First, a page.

“American Envy” is the third exhibition at Scream Gallery of celebrated British artist Russell Young, and it follows his sell out show ‘Dirty Pretty Things’ in 2010. Young made his mark with a graphic, bold style, and his iconic diamond-dust screen prints are sought after by collectors all over the world. He finds inspiration in popular culture and the media, and his signature screen prints have immortalized iconic actors and …performers from stage and screen, as well as some of the darker events of our subculture.
This new body of work is influenced by a far more personal experience, which has had a deep impact on his approach to life and his art. In February 2010 he had a near death experience, and was in an 8-day long induced coma. The recovery period shed a new light on the therapeutic powers of art, and he had to learn to breath, write, walk and create all over again.
Young’s ‘American Envy’ series is his latest examination of American society, and addresses the idea of the American dream, exposing its fragility. By way of explanation he says: “Am I asking you to witness my own personal souring of the American dream, or are you being given a deeper glimpse of my life long obsession with American Counter culture?” His images pay homage to Andy Warhol, the original embalmer of celebrity, and he creates silkscreen prints on one of the printing presses originally used by Warhol. Yet Young’s style is completely unique, and he is renowned for his energetic live performances, where he demonstrates his ability to capture iconic images on canvas.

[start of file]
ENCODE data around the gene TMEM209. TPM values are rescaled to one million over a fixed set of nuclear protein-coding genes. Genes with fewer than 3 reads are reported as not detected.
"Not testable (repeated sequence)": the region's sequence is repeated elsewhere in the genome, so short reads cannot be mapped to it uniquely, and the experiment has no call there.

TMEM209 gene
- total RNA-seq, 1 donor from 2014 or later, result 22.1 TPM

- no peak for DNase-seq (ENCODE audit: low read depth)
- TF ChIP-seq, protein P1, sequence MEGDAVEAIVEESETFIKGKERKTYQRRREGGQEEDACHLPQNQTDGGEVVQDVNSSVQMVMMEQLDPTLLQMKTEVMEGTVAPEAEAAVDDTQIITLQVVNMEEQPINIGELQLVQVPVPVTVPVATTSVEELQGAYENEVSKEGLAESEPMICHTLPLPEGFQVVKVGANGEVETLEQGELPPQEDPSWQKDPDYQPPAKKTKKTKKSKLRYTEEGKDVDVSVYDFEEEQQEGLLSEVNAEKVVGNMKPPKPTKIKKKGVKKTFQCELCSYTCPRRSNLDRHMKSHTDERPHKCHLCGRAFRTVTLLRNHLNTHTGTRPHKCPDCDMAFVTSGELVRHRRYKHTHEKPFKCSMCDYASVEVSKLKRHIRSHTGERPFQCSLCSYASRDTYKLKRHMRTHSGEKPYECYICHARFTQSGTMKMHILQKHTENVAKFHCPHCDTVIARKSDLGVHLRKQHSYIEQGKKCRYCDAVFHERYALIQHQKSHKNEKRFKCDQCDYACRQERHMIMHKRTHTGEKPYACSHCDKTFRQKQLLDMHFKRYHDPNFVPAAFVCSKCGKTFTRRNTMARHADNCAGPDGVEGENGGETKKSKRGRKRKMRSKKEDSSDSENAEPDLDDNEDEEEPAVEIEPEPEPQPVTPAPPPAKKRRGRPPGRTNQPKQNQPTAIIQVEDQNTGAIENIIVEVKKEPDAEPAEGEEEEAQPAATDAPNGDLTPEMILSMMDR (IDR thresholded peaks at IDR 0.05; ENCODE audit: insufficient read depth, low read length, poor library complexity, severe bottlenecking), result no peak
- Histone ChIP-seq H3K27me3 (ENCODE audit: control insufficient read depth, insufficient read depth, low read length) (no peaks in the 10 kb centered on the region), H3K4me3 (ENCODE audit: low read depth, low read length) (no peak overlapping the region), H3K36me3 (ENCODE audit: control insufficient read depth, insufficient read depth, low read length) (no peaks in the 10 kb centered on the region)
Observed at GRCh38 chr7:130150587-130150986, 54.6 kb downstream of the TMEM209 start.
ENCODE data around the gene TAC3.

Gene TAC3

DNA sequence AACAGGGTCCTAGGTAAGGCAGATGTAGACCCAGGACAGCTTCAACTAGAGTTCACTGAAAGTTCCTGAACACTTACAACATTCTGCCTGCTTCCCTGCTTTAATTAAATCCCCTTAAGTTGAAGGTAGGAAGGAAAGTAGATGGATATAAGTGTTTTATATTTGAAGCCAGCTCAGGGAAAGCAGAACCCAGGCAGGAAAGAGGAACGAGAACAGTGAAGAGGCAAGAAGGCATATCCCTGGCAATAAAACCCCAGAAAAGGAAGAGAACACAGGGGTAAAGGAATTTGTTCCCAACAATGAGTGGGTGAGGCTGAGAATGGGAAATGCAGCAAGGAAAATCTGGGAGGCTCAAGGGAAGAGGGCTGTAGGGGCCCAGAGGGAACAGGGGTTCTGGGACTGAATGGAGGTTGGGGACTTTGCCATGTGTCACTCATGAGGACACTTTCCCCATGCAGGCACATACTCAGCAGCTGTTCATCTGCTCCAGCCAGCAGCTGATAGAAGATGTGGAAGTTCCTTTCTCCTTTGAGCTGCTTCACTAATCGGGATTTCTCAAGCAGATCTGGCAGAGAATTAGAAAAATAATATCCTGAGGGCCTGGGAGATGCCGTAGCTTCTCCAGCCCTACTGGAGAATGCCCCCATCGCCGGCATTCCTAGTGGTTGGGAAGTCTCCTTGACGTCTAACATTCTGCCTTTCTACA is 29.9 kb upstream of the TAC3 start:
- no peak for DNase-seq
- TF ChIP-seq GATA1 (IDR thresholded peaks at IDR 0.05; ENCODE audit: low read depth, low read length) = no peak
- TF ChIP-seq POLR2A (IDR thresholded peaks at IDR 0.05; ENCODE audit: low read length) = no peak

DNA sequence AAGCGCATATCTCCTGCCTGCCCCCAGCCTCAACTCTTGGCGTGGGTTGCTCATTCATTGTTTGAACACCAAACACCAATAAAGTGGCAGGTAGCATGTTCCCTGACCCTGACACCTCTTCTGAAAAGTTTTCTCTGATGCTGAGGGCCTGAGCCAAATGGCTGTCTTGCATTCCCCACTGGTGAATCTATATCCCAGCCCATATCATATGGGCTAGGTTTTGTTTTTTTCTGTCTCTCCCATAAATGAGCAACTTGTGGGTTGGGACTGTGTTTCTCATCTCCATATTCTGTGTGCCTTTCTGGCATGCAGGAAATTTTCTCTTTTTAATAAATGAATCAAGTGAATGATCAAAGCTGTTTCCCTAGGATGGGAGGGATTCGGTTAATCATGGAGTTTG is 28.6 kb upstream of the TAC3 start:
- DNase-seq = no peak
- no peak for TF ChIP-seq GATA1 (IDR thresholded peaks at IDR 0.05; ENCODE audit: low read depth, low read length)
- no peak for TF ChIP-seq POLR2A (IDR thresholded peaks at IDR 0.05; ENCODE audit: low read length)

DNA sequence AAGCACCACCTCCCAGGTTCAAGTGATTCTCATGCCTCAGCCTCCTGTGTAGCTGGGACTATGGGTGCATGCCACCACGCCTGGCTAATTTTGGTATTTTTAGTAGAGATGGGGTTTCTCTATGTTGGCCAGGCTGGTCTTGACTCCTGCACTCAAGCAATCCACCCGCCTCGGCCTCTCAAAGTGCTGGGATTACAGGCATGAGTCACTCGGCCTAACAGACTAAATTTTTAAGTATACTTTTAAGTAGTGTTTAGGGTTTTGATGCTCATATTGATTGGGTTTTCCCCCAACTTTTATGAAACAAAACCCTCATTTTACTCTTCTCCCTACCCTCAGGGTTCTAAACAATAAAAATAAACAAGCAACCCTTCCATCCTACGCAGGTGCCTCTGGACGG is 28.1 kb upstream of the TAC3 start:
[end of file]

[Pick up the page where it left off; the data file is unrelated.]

The “American Envy” series shatters the illusion of the American Dream, with screen prints such as “Elvis TV”, referring to Memphis Tennessee in 1966 when a young Aaron Elvis Presley shot the screen out of his television, the crackling sound of interference silenced by a single shot, juxtaposed with an image of a smiling Elvis holding a pistol in ‘Elvis Pistol’. A young Jackie ‘O’ gazes coquettishly at the camera in “Jackie”, but some years later, when a single bullet penetrates the windshield of JFK’s Lincoln Continental, her seemingly perfect world is destroyed along with the hopes and dreams of a generation.
“Float like a butterfly, sting like a bee”, shows the upside of the American dream, portraying young black boxer Cassius Marcellus Clay Jr, who changed his name to Muhammad Ali and propelled himself to stardom through sheer will and determination, silencing critics and challenging the prejudices of a nation along the way.